Protesters defy troops in Thailand
Thousands of security personnel have been deployed on Bangkok's streets in a show of force against small but defiant anti-coup flashmob rallies.
Thousands of security personnel, backed by armoured vehicles, were deployed on Bangkok’s streets on Sunday in a show of force against small but defiant anti-coup flashmob rallies.
One group of peaceful protesters evaded soldiers, police and roadblocks to stage a demonstration in the city’s commercial centre in what has become a now daily dance with authorities. Police said they had arrested “some” of the protesters who had gathered at a walkway linked to a major shopping centre.
Political assemblies of more than five people were banned under martial law declared by Army Chief Prayut Chan-O-Cha two days before he seized power in a coup on May 22. But small, daily protests have been held in the capital since Prayut ousted the civilian government.
A flashmob of around two dozen people gathered at midday near the downtown shopping mall, according to an AFP reporter. Security forces, many carrying riot shields, swiftly encircled the rally and were briefly backed by an armoured humvee with a soldier manning a mounted machine gun.
Protesters unfurled a giant poster of Prayut’s face with the words “Thailand 1984” emblazoned below, a reference to George Orwell’s anti-authoritarian novel which has become an accessory for many of the Bangkok protesters.
“I want to call for my freedom… there should be equality for everyone,” protester Nantachaporn told AFP, giving only one name. Protesters also gave a three-fingered salute, in an apparent nod to the fictional people’s power movement from The Hunger Games film.
“So far there is only one protest in the city ... we have arrested some of the protesters,” deputy national police chief Somyot Poompanmoung told AFP, without specifying how many had been held.
Earlier Somyot said more than 6 000 soldiers and police had been deployed at eight locations across the city.
In a game of cat-and-mouse played out over social media, the protesters appeared to wrongfoot authorities, instead gathering at the shopping centre. Other small protests were reported, with at least one person detained by police earlier in the commercial district.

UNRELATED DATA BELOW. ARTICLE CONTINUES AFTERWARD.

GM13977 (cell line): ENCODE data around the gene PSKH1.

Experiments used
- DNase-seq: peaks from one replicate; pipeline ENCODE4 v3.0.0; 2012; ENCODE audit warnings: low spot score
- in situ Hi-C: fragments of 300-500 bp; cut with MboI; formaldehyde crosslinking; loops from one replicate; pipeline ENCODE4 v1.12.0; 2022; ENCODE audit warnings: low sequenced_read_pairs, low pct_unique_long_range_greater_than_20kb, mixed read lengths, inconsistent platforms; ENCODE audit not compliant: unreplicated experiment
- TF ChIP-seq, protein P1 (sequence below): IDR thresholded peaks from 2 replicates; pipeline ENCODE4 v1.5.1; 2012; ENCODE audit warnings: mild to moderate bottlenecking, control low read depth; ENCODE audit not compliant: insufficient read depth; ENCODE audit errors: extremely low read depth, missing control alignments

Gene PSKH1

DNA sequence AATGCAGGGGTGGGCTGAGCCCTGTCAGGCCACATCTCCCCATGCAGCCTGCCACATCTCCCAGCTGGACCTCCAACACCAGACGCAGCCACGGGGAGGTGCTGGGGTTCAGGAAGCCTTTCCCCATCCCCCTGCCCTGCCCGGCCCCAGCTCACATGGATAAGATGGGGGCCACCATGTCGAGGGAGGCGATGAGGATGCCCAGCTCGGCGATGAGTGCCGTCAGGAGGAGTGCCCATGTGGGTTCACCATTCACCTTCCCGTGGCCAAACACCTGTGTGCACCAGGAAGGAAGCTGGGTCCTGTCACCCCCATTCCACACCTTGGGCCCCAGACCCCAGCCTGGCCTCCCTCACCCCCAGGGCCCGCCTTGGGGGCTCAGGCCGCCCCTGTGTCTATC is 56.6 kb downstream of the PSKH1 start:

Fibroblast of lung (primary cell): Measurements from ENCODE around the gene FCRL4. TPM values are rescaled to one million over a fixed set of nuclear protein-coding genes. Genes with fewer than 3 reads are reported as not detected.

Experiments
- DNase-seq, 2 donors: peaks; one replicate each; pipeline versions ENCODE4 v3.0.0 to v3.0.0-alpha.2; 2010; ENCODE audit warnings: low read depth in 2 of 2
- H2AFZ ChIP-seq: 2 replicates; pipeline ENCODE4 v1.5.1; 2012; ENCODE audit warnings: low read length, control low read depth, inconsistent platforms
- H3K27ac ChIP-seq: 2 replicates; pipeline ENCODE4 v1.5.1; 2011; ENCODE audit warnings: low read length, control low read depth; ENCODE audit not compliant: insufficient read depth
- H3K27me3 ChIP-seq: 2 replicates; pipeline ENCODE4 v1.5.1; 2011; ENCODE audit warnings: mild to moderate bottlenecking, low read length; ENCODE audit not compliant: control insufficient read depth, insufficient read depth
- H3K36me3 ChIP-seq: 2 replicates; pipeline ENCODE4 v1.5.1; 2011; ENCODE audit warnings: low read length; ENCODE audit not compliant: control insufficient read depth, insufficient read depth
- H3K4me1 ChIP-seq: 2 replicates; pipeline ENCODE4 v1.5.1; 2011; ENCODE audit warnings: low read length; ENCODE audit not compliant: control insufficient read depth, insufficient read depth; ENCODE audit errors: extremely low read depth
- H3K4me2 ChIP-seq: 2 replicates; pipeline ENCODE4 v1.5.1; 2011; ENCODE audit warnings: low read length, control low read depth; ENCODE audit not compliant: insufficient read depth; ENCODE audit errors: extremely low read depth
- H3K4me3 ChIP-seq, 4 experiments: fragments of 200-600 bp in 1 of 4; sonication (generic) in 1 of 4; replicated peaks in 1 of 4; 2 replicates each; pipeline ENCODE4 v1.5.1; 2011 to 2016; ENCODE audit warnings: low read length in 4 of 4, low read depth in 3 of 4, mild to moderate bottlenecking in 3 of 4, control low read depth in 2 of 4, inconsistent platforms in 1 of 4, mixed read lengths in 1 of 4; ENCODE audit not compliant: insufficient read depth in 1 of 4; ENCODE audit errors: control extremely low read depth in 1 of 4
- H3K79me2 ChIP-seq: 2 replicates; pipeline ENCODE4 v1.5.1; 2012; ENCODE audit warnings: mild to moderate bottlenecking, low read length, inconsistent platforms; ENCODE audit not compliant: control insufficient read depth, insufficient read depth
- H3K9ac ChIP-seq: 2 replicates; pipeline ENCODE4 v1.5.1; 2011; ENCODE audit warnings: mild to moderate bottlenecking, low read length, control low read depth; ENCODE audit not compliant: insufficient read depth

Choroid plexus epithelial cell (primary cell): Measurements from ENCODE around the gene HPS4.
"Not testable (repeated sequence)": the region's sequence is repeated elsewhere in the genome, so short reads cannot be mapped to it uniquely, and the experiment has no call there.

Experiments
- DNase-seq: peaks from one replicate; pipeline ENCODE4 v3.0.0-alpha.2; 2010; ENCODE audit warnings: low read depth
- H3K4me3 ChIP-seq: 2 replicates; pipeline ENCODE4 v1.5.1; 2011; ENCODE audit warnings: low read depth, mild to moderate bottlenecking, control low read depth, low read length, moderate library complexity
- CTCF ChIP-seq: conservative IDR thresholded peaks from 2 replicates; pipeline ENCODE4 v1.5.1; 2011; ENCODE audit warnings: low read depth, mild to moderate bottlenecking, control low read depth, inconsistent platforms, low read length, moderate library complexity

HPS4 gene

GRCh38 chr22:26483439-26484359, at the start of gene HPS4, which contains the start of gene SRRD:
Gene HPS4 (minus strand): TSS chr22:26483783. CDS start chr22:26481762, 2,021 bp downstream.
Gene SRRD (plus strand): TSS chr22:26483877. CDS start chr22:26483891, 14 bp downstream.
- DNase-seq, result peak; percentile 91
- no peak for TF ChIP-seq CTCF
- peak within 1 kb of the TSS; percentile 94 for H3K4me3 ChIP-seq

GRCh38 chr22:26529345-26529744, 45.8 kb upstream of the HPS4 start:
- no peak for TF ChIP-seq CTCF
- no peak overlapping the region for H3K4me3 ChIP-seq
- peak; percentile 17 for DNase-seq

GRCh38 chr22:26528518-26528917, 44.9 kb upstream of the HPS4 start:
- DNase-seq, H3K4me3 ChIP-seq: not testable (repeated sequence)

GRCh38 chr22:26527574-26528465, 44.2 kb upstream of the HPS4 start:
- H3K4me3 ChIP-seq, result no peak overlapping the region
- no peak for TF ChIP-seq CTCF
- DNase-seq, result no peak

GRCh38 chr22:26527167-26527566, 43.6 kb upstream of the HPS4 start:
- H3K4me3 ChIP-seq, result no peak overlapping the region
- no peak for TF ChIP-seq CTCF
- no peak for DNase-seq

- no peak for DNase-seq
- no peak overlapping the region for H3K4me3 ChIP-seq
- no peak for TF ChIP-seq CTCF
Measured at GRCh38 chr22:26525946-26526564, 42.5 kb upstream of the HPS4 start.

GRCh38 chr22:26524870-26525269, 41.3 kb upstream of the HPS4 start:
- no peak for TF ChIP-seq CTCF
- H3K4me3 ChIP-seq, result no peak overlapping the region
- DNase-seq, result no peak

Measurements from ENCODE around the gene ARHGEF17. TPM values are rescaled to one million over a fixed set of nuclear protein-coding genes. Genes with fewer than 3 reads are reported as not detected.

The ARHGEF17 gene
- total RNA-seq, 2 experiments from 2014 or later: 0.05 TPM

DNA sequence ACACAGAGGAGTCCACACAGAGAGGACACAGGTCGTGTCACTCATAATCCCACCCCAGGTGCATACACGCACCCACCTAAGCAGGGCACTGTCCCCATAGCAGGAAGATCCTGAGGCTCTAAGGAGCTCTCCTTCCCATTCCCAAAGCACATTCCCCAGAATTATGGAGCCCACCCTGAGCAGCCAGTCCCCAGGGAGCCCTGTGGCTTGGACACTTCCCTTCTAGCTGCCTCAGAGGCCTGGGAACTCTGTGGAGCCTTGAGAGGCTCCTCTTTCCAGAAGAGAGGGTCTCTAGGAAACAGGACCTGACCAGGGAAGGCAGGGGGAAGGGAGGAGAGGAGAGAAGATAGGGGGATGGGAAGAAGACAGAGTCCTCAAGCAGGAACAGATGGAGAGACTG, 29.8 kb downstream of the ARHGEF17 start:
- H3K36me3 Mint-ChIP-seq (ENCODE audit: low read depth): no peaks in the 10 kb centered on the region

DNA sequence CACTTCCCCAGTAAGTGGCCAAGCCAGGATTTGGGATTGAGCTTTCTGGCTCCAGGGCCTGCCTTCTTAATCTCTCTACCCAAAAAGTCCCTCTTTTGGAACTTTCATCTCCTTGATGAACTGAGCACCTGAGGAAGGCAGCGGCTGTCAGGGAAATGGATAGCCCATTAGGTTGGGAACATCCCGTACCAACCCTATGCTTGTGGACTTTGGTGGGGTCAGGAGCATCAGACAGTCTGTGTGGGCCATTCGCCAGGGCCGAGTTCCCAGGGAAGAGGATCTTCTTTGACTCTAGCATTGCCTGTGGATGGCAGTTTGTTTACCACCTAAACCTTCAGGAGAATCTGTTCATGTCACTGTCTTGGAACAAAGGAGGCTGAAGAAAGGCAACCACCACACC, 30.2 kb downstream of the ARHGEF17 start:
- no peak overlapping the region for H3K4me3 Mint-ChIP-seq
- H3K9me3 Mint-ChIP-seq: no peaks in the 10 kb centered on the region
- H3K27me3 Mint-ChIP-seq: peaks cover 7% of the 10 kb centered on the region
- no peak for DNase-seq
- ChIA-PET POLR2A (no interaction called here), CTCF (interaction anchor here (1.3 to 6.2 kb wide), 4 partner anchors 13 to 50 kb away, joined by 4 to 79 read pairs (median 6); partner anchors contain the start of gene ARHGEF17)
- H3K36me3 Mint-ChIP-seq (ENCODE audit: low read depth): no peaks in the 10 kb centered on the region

General Prayut has warned protesters that they – and even their families – face punishment under strict martial law, which has imposed sweeping curbs on freedoms. So far his troops have taken a relatively light touch to marshalling the rallies, making several arrests but not using force.
But rights groups have condemned Prayut for using intimidation to deter protesters, summoning likely dissenters to army camps as well as moving to stifle the media.
The number of demonstrators peaked at around 1 000 last weekend, but they have generally met in small groups. Among them are members of the Red Shirt movement – supporters of the ousted government of Yingluck Shinawatra and her billionaire brother Thaksin, who lives in self-exile to avoid prison for a corruption conviction. But there are also ordinary pro-democracy campaigners drawn from the Bangkok middle class.
General Prayut said he was prodded into taking power to restore peace and order after several months of anti-government protests which saw 28 people killed and hundreds of others wounded.
The tough-talking army chief has said democracy will not be restored for at least a year as the nation first needs vaguely-defined reforms, while warning that protests could alter this timeframe.
Critics accuse him of using the violence as a pretext for a long-planned power grab by the military and its supporters within the Bangkok-based elite.
They loathe the former premier Thaksin and accuse him of toxifying Thai politics since his emergence in 2001. Thaksin, who draws widespread support among the rural poor of the north and northeast as well as sections of the urban middle and working classes, was ousted in another military coup in 2006. Parties led or aligned to him have won every election since 2001. – AFP